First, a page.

Asobo releases the Beechcraft Model 17 for Microsoft Flight Simulator

Microsoft Flight Simulator Pc Beechcraft 17 Release 1

Soaring in as the first release of Asobo’s new “Famous Fliers” collection of add-on aircrafts is the Beechcraft 17. Hailing all the way from the 1930’s, Asobo and the talented team over at Carenado faithfully recreated this sporty piston prop both inside and out for Microsoft Flight Simulator.

Also known as the “Staggerwing” due to the offset design of its wings, the Beechcraft Model 17 has the same pomp and pageantry as highly revered vintage cars. It was designed to look sleek and flashy while also being able to pump out some considerable performance and agility thanks to its powerful 450hp Pratt & Whitney engine. It’s essentially like a classic roadster, but with wings. It was even used as a race plane throughout the ’30s, with a special appearance at a race in 1970.


Vintage vanity

With a top speed of 202mph and a service ceiling of 25,000ft, the Model 17 wasn’t only one of the fastest planes of its own era, but it manages to match the capabilities of some modern aircraft as well, like the Beechcraft Bonanza G36 that’s already included in the sim.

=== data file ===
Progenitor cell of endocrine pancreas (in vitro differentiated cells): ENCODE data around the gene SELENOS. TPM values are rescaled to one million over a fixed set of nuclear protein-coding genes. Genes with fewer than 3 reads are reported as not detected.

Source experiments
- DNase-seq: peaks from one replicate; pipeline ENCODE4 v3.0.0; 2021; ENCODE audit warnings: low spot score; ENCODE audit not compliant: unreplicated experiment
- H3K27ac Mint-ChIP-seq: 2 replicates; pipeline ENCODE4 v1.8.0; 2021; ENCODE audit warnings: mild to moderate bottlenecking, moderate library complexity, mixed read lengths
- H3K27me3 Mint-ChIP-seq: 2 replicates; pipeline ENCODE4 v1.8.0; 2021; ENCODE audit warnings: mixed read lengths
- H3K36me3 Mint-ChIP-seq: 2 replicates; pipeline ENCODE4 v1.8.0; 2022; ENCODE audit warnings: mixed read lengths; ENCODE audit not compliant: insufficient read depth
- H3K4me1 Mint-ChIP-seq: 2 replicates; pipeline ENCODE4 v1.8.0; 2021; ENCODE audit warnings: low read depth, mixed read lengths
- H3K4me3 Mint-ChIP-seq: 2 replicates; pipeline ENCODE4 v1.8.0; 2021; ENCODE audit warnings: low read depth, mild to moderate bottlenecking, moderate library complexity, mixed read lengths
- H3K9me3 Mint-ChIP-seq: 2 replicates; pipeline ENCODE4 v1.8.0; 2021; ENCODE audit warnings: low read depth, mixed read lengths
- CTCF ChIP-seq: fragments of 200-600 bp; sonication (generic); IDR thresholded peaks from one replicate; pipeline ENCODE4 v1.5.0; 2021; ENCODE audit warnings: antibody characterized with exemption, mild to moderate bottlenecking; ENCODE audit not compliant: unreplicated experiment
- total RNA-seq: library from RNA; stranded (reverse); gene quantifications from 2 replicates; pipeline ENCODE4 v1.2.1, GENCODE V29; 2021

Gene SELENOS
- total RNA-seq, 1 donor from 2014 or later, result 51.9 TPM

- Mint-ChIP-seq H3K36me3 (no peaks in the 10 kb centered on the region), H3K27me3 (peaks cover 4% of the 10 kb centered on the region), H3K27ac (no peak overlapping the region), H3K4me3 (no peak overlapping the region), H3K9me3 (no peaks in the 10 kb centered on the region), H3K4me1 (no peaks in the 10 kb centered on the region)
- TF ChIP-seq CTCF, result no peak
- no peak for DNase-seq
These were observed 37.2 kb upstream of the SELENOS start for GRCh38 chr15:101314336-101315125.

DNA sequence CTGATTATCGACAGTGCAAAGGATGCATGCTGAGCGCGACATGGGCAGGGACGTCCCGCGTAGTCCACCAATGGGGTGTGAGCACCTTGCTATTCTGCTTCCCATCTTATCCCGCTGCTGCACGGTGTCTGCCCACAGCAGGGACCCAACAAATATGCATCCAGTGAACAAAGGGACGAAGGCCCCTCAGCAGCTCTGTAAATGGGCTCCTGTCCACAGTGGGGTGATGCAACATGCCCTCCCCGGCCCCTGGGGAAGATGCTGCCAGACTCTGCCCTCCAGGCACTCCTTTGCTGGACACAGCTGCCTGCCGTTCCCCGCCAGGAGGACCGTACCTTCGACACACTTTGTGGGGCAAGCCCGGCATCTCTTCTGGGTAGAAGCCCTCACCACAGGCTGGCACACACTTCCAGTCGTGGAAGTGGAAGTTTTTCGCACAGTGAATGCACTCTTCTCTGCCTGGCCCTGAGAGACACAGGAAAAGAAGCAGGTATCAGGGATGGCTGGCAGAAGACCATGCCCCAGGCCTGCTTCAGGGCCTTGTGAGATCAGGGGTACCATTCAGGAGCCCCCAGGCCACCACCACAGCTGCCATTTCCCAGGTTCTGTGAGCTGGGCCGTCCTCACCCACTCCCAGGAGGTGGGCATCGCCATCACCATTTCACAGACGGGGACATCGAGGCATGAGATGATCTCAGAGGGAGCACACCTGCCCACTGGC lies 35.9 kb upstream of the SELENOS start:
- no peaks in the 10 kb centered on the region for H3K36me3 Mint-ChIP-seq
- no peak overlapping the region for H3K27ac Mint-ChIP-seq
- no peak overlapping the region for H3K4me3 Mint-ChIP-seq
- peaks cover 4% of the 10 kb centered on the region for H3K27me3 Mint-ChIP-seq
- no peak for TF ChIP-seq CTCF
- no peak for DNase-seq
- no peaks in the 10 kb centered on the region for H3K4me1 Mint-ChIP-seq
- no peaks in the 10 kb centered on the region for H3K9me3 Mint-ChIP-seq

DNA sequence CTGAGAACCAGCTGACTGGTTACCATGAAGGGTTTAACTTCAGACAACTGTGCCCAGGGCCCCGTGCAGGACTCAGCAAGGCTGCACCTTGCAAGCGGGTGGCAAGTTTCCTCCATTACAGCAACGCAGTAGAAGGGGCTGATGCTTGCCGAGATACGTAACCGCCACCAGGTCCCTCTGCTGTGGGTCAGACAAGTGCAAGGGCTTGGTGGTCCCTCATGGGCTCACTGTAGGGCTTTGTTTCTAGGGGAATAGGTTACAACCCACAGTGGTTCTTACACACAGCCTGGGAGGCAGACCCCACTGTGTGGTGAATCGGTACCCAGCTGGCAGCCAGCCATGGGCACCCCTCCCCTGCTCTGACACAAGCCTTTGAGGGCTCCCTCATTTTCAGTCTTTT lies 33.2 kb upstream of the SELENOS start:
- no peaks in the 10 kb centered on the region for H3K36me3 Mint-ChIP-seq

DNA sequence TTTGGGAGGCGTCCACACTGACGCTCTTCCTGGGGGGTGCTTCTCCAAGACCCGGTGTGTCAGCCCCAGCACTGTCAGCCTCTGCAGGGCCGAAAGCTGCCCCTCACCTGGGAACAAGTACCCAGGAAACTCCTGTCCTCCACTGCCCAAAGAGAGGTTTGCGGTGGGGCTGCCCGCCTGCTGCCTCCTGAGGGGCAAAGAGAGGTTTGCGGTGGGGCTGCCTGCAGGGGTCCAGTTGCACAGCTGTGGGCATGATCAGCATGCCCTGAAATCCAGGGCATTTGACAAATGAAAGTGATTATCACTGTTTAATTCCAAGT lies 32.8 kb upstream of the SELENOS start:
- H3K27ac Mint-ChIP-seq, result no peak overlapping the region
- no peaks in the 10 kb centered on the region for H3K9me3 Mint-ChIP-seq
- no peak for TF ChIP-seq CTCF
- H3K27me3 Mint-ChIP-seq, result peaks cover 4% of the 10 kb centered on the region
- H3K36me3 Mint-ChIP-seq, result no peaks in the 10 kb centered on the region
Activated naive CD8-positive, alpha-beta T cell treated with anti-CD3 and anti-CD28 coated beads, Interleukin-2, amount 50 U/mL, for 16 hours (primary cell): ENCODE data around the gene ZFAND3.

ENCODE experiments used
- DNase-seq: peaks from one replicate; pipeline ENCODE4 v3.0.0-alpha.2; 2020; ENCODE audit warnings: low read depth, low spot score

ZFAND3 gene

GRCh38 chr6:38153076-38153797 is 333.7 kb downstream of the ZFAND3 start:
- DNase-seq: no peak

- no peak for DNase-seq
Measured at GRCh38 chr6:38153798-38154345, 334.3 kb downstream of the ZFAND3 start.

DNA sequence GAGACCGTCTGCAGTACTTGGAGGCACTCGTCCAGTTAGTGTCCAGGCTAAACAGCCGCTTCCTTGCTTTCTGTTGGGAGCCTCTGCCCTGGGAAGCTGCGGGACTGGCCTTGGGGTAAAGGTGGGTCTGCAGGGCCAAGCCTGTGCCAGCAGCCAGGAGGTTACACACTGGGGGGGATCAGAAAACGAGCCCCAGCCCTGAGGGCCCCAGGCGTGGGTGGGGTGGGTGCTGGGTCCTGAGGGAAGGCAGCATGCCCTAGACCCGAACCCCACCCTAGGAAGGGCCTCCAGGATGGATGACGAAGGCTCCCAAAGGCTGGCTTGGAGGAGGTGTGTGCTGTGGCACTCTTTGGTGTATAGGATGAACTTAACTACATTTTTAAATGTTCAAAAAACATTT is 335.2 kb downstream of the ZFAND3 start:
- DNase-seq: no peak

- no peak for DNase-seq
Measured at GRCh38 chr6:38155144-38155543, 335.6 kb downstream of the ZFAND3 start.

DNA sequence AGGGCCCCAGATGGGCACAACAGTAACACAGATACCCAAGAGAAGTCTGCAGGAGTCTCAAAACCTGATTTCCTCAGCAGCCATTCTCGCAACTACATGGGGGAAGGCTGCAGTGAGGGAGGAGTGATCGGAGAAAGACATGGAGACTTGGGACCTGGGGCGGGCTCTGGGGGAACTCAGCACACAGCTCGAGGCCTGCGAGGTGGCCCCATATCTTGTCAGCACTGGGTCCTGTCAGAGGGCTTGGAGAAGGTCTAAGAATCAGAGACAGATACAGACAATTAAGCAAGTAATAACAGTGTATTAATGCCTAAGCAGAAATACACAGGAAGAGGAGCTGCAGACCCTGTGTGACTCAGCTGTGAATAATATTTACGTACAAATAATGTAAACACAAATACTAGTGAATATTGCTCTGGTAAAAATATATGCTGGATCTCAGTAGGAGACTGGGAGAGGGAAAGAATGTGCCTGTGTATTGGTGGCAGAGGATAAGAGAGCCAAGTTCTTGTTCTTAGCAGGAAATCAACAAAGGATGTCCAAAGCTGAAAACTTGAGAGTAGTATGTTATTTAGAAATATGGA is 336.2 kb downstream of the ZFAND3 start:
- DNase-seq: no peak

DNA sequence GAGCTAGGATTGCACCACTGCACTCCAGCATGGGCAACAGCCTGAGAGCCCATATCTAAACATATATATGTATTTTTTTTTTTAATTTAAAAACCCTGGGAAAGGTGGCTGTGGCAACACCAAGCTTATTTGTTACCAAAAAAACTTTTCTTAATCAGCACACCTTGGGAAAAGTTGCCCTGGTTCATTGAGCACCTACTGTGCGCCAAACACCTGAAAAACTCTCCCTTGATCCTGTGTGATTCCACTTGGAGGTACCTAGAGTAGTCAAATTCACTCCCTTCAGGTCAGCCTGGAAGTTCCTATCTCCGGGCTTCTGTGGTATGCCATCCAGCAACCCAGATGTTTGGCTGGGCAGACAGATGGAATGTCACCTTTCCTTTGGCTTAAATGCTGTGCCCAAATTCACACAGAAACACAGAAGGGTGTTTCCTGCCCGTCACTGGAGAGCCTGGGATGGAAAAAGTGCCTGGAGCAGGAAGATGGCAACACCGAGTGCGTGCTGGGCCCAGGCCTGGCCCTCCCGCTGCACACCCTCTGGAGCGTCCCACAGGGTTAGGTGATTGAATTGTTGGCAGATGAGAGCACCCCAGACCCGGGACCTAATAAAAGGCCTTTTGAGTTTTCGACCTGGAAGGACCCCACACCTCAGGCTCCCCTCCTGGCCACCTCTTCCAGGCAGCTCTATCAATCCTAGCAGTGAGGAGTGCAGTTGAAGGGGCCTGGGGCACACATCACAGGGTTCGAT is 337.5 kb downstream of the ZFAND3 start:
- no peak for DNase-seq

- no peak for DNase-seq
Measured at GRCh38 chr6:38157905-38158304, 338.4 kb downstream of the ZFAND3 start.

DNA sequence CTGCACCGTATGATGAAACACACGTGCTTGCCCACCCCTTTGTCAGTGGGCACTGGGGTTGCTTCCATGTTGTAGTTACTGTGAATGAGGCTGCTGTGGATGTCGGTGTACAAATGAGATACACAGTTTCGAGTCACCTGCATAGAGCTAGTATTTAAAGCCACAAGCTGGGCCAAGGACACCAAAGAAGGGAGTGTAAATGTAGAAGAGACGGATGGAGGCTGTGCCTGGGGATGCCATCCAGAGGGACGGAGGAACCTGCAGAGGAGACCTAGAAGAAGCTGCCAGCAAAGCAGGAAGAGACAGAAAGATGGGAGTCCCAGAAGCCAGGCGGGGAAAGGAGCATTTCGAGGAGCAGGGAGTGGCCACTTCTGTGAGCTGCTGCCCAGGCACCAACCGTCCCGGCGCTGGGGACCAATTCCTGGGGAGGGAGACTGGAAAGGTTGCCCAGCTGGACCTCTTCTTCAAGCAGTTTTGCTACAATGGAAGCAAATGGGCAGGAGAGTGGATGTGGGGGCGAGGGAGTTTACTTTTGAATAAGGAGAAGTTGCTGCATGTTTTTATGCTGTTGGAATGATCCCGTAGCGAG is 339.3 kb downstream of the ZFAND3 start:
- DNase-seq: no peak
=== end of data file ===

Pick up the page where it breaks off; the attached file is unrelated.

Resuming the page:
Despite its formidable capabilities, the Staggerwing never really took off in terms of popularity. Only 785 models were built between 1933 and 1949. Now, virtual pilots will get a chance to enjoy its beauty and speed in great detail.

Microsoft Flight Simulator Pc Beechcraft 17 Release 2

This virtual rendition of the Beechcraft Model 17 features an authentic array of steam gauges in its virtual cockpit, just like the real plane. And, thanks to Microsoft Flight Simulator’s complex graphics engine, the vintage prop shines with high-fidelity textures that take advantage of the sim’s various effects. For $14.99 USD, it easily slides into the budget category of payware aircraft. While the developers don’t promise a complex experience, the aircraft is recommended for pilots who want to romp around the skies in an old bird that retains the authenticity of “real flying” due to the lack of modern avionics.

A.K Rahming
About The Author
Having been introduced to video games at the age of 3 via a Nintendo 64, A.K has grown up in the culture. A fan of simulators and racers, with a soft spot for Nintendo! But, he has great respect for the entire video game world and enjoys watching it all expand as a whole.